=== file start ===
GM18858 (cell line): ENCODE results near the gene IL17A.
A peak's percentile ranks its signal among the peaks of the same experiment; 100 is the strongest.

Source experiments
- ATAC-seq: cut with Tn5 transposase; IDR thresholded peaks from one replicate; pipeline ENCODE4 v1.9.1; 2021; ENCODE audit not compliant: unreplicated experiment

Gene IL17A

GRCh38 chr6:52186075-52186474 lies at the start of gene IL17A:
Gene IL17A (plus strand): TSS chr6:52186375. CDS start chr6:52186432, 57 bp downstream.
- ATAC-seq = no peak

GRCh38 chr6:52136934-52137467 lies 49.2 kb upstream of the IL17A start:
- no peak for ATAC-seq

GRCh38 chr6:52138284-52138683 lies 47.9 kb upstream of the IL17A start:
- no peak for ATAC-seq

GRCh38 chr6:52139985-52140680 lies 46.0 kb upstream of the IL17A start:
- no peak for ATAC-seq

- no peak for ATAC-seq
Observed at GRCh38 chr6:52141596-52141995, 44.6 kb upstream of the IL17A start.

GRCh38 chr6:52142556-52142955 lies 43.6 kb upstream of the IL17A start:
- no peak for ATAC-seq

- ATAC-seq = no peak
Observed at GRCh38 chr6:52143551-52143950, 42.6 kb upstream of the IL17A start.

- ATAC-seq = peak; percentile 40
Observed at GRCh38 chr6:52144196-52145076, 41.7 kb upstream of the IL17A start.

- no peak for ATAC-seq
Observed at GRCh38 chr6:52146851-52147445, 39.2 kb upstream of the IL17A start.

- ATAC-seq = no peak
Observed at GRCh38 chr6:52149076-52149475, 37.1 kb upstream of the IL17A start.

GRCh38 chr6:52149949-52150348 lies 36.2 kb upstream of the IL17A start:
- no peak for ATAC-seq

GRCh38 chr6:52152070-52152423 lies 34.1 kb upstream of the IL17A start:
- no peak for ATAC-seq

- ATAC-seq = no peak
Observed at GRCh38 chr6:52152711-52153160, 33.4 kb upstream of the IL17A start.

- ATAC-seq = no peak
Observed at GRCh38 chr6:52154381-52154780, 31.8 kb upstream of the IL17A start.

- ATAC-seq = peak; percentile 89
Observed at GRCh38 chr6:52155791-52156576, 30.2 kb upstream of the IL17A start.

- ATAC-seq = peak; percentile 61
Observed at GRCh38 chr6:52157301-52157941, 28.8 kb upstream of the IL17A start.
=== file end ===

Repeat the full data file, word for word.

GM18858 (cell line): ENCODE results near the gene IL17A.
A peak's percentile ranks its signal among the peaks of the same experiment; 100 is the strongest.

Source experiments
- ATAC-seq: cut with Tn5 transposase; IDR thresholded peaks from one replicate; pipeline ENCODE4 v1.9.1; 2021; ENCODE audit not compliant: unreplicated experiment

Gene IL17A

GRCh38 chr6:52186075-52186474 lies at the start of gene IL17A:
Gene IL17A (plus strand): TSS chr6:52186375. CDS start chr6:52186432, 57 bp downstream.
- ATAC-seq = no peak

GRCh38 chr6:52136934-52137467 lies 49.2 kb upstream of the IL17A start:
- no peak for ATAC-seq

GRCh38 chr6:52138284-52138683 lies 47.9 kb upstream of the IL17A start:
- no peak for ATAC-seq

GRCh38 chr6:52139985-52140680 lies 46.0 kb upstream of the IL17A start:
- no peak for ATAC-seq

- no peak for ATAC-seq
Observed at GRCh38 chr6:52141596-52141995, 44.6 kb upstream of the IL17A start.

GRCh38 chr6:52142556-52142955 lies 43.6 kb upstream of the IL17A start:
- no peak for ATAC-seq

- ATAC-seq = no peak
Observed at GRCh38 chr6:52143551-52143950, 42.6 kb upstream of the IL17A start.

- ATAC-seq = peak; percentile 40
Observed at GRCh38 chr6:52144196-52145076, 41.7 kb upstream of the IL17A start.

- no peak for ATAC-seq
Observed at GRCh38 chr6:52146851-52147445, 39.2 kb upstream of the IL17A start.

- ATAC-seq = no peak
Observed at GRCh38 chr6:52149076-52149475, 37.1 kb upstream of the IL17A start.

GRCh38 chr6:52149949-52150348 lies 36.2 kb upstream of the IL17A start:
- no peak for ATAC-seq

GRCh38 chr6:52152070-52152423 lies 34.1 kb upstream of the IL17A start:
- no peak for ATAC-seq

- ATAC-seq = no peak
Observed at GRCh38 chr6:52152711-52153160, 33.4 kb upstream of the IL17A start.

- ATAC-seq = no peak
Observed at GRCh38 chr6:52154381-52154780, 31.8 kb upstream of the IL17A start.

- ATAC-seq = peak; percentile 89
Observed at GRCh38 chr6:52155791-52156576, 30.2 kb upstream of the IL17A start.

- ATAC-seq = peak; percentile 61
Observed at GRCh38 chr6:52157301-52157941, 28.8 kb upstream of the IL17A start.